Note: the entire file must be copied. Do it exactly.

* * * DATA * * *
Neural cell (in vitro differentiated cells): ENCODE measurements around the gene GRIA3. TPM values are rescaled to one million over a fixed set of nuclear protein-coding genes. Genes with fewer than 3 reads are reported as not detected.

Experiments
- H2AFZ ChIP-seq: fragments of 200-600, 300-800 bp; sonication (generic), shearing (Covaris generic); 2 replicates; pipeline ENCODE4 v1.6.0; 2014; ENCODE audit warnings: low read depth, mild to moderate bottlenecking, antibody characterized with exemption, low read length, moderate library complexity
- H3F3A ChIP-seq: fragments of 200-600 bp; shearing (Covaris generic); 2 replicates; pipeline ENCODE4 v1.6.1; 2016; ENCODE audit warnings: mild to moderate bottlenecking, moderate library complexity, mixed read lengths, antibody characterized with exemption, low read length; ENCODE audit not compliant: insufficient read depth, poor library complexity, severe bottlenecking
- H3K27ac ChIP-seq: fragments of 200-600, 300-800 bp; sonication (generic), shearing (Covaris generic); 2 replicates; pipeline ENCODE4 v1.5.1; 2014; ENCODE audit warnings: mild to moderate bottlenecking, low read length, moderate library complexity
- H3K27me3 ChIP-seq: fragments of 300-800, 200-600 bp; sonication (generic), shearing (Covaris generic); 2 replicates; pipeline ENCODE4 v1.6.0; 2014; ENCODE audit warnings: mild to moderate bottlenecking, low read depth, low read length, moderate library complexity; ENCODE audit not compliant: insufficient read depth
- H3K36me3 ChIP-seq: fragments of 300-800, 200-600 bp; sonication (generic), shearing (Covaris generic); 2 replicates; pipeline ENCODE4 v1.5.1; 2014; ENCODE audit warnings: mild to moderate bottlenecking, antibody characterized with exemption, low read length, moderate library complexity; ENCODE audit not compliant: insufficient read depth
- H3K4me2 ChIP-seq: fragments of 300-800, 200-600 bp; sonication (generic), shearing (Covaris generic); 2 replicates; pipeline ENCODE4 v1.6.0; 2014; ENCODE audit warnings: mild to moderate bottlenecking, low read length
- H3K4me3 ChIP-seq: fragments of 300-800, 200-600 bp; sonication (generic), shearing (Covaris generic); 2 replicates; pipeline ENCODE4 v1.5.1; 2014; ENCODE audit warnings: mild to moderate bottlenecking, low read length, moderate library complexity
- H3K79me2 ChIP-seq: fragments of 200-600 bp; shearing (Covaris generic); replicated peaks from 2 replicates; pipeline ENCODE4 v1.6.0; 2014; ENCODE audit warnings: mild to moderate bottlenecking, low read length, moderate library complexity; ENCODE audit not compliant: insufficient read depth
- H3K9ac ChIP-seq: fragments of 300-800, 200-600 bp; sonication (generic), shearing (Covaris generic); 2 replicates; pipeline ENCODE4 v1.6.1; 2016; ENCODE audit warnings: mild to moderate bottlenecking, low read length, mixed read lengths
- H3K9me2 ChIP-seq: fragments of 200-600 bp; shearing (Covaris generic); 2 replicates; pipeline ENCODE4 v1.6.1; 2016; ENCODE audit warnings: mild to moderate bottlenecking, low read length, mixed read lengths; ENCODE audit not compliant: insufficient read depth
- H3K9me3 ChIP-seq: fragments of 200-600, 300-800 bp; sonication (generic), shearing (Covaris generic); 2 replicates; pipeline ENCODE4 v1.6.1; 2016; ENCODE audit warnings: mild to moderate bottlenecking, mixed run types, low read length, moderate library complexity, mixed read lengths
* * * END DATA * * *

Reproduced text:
Neural cell (in vitro differentiated cells): ENCODE measurements around the gene GRIA3. TPM values are rescaled to one million over a fixed set of nuclear protein-coding genes. Genes with fewer than 3 reads are reported as not detected.

Experiments
- H2AFZ ChIP-seq: fragments of 200-600, 300-800 bp; sonication (generic), shearing (Covaris generic); 2 replicates; pipeline ENCODE4 v1.6.0; 2014; ENCODE audit warnings: low read depth, mild to moderate bottlenecking, antibody characterized with exemption, low read length, moderate library complexity
- H3F3A ChIP-seq: fragments of 200-600 bp; shearing (Covaris generic); 2 replicates; pipeline ENCODE4 v1.6.1; 2016; ENCODE audit warnings: mild to moderate bottlenecking, moderate library complexity, mixed read lengths, antibody characterized with exemption, low read length; ENCODE audit not compliant: insufficient read depth, poor library complexity, severe bottlenecking
- H3K27ac ChIP-seq: fragments of 200-600, 300-800 bp; sonication (generic), shearing (Covaris generic); 2 replicates; pipeline ENCODE4 v1.5.1; 2014; ENCODE audit warnings: mild to moderate bottlenecking, low read length, moderate library complexity
- H3K27me3 ChIP-seq: fragments of 300-800, 200-600 bp; sonication (generic), shearing (Covaris generic); 2 replicates; pipeline ENCODE4 v1.6.0; 2014; ENCODE audit warnings: mild to moderate bottlenecking, low read depth, low read length, moderate library complexity; ENCODE audit not compliant: insufficient read depth
- H3K36me3 ChIP-seq: fragments of 300-800, 200-600 bp; sonication (generic), shearing (Covaris generic); 2 replicates; pipeline ENCODE4 v1.5.1; 2014; ENCODE audit warnings: mild to moderate bottlenecking, antibody characterized with exemption, low read length, moderate library complexity; ENCODE audit not compliant: insufficient read depth
- H3K4me2 ChIP-seq: fragments of 300-800, 200-600 bp; sonication (generic), shearing (Covaris generic); 2 replicates; pipeline ENCODE4 v1.6.0; 2014; ENCODE audit warnings: mild to moderate bottlenecking, low read length
- H3K4me3 ChIP-seq: fragments of 300-800, 200-600 bp; sonication (generic), shearing (Covaris generic); 2 replicates; pipeline ENCODE4 v1.5.1; 2014; ENCODE audit warnings: mild to moderate bottlenecking, low read length, moderate library complexity
- H3K79me2 ChIP-seq: fragments of 200-600 bp; shearing (Covaris generic); replicated peaks from 2 replicates; pipeline ENCODE4 v1.6.0; 2014; ENCODE audit warnings: mild to moderate bottlenecking, low read length, moderate library complexity; ENCODE audit not compliant: insufficient read depth
- H3K9ac ChIP-seq: fragments of 300-800, 200-600 bp; sonication (generic), shearing (Covaris generic); 2 replicates; pipeline ENCODE4 v1.6.1; 2016; ENCODE audit warnings: mild to moderate bottlenecking, low read length, mixed read lengths
- H3K9me2 ChIP-seq: fragments of 200-600 bp; shearing (Covaris generic); 2 replicates; pipeline ENCODE4 v1.6.1; 2016; ENCODE audit warnings: mild to moderate bottlenecking, low read length, mixed read lengths; ENCODE audit not compliant: insufficient read depth
- H3K9me3 ChIP-seq: fragments of 200-600, 300-800 bp; sonication (generic), shearing (Covaris generic); 2 replicates; pipeline ENCODE4 v1.6.1; 2016; ENCODE audit warnings: mild to moderate bottlenecking, mixed run types, low read length, moderate library complexity, mixed read lengths